GTG - optimal volume?

MC88

Level 4 Valued Member
Hi everyone,

Apologies if this has been covered elsewhere but I haven't seen it.

As someone who struggles to find a solid 60-90 minutes to train during the day, but who has multiple 10-20 minute slots throughout the day (irregular work hours), the "grease the groove" style of training is something I think that would suit me and from which I could benefit.

My question is: is there such a thing as optimal volume with this style of training, or is it better to go by "feel"?

Thanks in advance.
 

Bauer

Level 6 Valued Member
To quote Naked Warrior:

Do as much as you can while staying fresh. (...)

Most of the time do about half the reps you are capable of. Occasionally
do less or more and come within a rep or two short of failure .
The balancing act between frequency and freshness is a tricky one. It
re q u i res listening to your body and patience in building up the volume and
f re q u e n c y. Instead of suddenly jumping into a routine of doing a set every
hour every day, start with one or two easy sets a day. A few weeks later, add
another set on alternate days. Then build up to three sets daily, etc. You get
the idea: build up slow. Eventually your body will be able to handle an
amazing workload—but it will not happen overn i g h t . (...)

Practice variations of the same exercise. It is more effective, more fun, and
less likely to develop overuse injuries.
Varying the sets, reps, proximity to failure, etc. also serves the purpose of
keeping your training “same but different” for continuous progress. Russian
lifters swear by this approach which they call ‘waviness of load.’
It is better to do 10 total reps today, 30 tomorro w, and 20 the day after than
20 every day.
 

offwidth

Level 9 Valued Member
I know this isn't related to your question, but 60 to 90 minutes is too long for a workout. I always try to keep under 45 minutes.
Well.... there are workouts and then there is training. Semantics to some people, a big difference to others. Also it really depends what you are training for. If you happen to be an endurance athlete; say a cyclist. Then 60-90 minutes is going to be a woefully short amount of time to train.
Some of us train for events that are multi-hour or even multi-day in duration.
Comes back to goals, and picking the right tool for the job...

Edit: Noted that this response probably doesn't apply to the OP's question, but that's how these threads take a life of their own...
 
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Shawn90

Level 5 Valued Member
Well.... there are workouts and then there is training. Semantics to some people, a big difference to others. Also it really depends what you are training for. If you happen to be an endurance athlete; say a cyclist. Then 60-90 minutes is going to be a woefully short amount of time to train.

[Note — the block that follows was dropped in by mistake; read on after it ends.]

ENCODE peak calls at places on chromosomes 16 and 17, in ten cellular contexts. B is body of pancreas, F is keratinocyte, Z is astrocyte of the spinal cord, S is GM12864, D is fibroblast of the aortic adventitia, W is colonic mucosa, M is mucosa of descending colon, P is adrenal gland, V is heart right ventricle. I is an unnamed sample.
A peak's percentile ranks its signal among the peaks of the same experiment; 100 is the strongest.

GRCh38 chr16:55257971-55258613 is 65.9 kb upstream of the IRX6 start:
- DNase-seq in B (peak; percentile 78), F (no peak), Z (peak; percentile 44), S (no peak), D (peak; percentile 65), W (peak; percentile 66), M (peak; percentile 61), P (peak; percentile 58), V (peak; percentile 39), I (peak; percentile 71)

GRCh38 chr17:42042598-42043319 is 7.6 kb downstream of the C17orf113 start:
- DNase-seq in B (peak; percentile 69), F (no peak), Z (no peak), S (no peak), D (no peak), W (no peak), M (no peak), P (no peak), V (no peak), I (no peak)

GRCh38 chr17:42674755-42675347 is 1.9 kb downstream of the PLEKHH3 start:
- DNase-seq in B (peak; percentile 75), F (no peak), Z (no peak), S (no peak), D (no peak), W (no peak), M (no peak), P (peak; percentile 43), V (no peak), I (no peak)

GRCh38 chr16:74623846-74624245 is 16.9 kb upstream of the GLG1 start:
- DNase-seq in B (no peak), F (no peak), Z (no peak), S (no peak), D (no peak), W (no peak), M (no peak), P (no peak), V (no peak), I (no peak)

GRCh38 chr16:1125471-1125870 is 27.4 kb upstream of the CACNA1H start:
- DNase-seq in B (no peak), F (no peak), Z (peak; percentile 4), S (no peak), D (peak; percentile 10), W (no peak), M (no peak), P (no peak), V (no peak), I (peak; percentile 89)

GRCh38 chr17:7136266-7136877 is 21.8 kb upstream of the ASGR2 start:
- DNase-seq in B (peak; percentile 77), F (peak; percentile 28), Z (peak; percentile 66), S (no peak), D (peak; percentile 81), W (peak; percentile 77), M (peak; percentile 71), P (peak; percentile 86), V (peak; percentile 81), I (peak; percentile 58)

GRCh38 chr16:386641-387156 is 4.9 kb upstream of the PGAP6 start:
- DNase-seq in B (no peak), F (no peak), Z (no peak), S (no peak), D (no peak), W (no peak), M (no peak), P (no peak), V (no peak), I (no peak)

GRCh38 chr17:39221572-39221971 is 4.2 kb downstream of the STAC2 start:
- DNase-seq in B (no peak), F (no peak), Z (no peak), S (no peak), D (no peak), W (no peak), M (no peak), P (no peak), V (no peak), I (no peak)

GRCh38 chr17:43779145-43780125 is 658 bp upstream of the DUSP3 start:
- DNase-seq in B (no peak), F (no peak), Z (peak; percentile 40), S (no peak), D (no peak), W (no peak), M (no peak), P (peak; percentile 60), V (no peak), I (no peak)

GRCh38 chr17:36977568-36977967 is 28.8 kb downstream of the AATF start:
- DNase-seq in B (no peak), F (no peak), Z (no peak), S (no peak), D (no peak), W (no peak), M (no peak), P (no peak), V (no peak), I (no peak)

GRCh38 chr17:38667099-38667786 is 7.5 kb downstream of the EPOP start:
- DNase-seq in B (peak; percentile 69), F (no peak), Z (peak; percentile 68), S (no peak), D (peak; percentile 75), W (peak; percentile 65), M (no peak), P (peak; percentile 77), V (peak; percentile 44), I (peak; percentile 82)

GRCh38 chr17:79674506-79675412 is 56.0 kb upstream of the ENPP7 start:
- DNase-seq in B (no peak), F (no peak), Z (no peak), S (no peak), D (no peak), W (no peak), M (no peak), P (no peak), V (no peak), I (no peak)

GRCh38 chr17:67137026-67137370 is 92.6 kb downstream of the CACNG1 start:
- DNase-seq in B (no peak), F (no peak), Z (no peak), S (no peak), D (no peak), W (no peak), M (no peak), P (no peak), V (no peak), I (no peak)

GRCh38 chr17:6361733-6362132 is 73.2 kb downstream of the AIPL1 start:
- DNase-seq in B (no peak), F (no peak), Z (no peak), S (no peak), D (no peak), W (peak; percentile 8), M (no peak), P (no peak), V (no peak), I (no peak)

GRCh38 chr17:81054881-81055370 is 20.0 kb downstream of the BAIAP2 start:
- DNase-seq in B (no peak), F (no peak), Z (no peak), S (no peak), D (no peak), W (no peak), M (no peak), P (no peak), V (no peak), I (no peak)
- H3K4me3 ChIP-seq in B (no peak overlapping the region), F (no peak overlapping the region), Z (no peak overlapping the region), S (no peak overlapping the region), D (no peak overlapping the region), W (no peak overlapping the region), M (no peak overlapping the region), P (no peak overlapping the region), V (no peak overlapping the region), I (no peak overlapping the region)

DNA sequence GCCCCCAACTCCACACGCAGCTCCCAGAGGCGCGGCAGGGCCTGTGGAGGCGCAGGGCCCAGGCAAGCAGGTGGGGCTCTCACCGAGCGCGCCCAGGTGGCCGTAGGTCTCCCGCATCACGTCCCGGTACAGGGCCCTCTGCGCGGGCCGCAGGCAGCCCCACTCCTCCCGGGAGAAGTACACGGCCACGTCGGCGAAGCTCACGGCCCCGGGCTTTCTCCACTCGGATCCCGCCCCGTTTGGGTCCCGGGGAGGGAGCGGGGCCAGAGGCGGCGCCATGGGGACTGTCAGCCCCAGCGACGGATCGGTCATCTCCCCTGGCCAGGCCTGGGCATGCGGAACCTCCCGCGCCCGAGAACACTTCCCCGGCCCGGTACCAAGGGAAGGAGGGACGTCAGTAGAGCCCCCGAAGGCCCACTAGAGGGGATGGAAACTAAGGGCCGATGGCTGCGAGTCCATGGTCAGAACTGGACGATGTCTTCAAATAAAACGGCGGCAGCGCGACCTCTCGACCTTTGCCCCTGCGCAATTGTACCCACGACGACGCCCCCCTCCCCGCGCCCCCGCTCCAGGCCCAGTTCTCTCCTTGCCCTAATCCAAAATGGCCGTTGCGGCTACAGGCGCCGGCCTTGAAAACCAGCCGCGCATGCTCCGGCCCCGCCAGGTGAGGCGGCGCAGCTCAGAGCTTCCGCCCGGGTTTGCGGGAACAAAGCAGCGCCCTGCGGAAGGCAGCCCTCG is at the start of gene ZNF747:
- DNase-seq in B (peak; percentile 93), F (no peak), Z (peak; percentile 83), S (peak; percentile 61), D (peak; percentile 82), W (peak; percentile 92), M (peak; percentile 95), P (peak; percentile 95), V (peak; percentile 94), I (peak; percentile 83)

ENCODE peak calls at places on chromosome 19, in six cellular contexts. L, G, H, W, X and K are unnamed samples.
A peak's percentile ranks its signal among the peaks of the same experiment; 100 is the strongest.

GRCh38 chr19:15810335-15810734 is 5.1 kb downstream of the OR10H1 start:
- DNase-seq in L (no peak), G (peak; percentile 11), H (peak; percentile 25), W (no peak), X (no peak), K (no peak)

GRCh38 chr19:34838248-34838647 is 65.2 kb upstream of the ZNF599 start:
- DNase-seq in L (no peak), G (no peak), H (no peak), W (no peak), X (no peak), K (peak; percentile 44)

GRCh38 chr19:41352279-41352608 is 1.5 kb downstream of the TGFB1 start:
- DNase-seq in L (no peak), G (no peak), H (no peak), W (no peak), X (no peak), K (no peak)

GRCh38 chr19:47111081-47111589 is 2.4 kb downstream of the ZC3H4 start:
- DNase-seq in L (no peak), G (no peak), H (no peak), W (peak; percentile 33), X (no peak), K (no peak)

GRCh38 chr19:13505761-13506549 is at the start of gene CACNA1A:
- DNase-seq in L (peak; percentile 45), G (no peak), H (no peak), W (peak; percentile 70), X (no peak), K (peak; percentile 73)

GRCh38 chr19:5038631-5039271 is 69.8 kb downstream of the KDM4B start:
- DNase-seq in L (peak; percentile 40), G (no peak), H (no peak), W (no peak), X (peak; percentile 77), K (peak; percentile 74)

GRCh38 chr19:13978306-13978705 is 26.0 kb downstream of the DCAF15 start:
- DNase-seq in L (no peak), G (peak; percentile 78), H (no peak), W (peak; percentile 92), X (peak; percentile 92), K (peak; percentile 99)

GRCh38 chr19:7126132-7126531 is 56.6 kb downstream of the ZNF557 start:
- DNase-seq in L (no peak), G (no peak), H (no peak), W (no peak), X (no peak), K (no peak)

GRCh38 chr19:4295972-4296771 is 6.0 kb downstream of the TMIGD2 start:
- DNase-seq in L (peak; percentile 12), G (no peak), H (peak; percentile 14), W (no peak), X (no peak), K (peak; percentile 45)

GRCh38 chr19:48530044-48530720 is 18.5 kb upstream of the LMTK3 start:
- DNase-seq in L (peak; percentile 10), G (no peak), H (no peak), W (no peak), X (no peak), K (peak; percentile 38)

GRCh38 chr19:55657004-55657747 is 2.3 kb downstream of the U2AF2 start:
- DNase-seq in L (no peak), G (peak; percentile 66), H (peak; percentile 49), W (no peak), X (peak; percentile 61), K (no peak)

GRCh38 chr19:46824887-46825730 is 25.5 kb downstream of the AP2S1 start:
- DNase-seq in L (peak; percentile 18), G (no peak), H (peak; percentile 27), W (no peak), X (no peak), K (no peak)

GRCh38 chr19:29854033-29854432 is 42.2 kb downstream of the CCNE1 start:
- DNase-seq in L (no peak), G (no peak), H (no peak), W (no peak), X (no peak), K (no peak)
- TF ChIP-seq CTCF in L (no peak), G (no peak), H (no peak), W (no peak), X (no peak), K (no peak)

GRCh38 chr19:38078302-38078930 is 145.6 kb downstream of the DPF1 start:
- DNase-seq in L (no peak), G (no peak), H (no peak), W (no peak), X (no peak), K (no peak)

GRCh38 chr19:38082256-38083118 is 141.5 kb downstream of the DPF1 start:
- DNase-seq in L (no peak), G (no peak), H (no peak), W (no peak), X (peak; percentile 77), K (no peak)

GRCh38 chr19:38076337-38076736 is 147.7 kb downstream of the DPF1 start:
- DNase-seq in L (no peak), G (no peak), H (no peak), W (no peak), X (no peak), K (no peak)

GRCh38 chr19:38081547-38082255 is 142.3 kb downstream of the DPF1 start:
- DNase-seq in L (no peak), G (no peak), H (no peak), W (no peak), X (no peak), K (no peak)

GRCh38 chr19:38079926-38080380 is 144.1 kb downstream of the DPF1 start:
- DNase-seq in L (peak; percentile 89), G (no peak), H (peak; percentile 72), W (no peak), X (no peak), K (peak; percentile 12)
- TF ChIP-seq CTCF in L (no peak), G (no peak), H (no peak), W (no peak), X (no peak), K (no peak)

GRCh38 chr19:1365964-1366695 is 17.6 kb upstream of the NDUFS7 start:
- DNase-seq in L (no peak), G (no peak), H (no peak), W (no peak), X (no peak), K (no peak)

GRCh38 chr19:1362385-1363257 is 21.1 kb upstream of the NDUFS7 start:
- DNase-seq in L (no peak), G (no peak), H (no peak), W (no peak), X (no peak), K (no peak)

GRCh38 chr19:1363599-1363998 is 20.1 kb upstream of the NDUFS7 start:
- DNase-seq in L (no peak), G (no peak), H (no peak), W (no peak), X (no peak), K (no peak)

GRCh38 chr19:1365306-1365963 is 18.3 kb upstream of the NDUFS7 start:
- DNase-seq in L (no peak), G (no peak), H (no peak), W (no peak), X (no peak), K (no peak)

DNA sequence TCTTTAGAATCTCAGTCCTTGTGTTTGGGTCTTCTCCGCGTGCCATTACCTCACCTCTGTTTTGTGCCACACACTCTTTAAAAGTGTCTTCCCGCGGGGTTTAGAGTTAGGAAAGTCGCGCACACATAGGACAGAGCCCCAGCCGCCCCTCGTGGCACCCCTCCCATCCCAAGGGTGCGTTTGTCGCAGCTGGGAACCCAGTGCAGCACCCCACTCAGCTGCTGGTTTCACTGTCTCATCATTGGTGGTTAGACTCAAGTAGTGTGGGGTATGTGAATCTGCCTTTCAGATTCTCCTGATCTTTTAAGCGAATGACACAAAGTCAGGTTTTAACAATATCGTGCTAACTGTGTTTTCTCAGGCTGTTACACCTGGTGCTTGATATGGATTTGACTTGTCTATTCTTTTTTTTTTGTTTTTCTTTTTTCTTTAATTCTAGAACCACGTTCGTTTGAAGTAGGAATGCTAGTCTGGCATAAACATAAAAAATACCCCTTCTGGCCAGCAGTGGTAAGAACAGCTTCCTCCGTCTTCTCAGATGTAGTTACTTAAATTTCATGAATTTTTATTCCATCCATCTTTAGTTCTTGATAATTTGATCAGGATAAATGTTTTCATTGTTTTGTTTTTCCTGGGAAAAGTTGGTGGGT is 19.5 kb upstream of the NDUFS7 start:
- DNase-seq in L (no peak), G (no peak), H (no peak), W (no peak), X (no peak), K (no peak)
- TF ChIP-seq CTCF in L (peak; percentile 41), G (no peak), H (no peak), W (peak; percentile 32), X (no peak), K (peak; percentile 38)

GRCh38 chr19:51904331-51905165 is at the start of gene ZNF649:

Some of us train for events that are multi-hour or even multi-day in duration.
Comes back to goals, and picking the right tool for the job...

Edit: Noted that this response probably doesn't apply to the OP's question, but that's how these threads take a life of their own...
lol GTG cycling.... well that might work !
 

MC88

Level 4 Valued Member
Mark Limbaga,

Thank you so much. I was never aware of Strength Shortcuts but it seems perfect for my needs! Some really useful information. Personally, I prefer to train in this manner (not that I have much of a choice lol) and to see it written down with all the information to back it up is hugely reassuring. It's not unlike what I've been doing for the past 3/4 months either. 5 days a week, I have been doing:

AM (between 9 and 11):
1. Double kettlebell press: 2x24kg x 5, 5
2. Double kettlebell front squat with 6 second eccentric: 2x24kg x 5, 5
3. Double kettlebell batwing: 2x24kg x (3x 10 second holds)
4. TGU: 24kg x 1,1

This session would generally take 20-30 mins, then in the evening (5/6pm) I have been doing Easy Strength style deadlifts, starting off with 140kg as my 2x5 weight back in January. I am currently at 160kg for 2x5. This takes around 15 mins including warm-up and tidying the gym (as I generally fit this session in between clients. Side-note: this tidying/setting-up process is also why my training lasts up to 90 mins. If this wasn't an issue, 60 mins would easily do the session). If time permits in the evening, I switch the morning double kettlebell front squats with back squats (with a 3 second pause) Easy Strength style with 100kg as my 5x2 starting weight.

In terms of my own training, my goal is a triple bodyweight deadlift at the Fall TSC. I competed last Fall and surpassed my goals for pull-ups and the snatch so I want to maintain, or improve, these two, while deadlifting in the 220-230kg range.

Thanks again for all the posts, it's brilliant to engage on here and learn so much.
 
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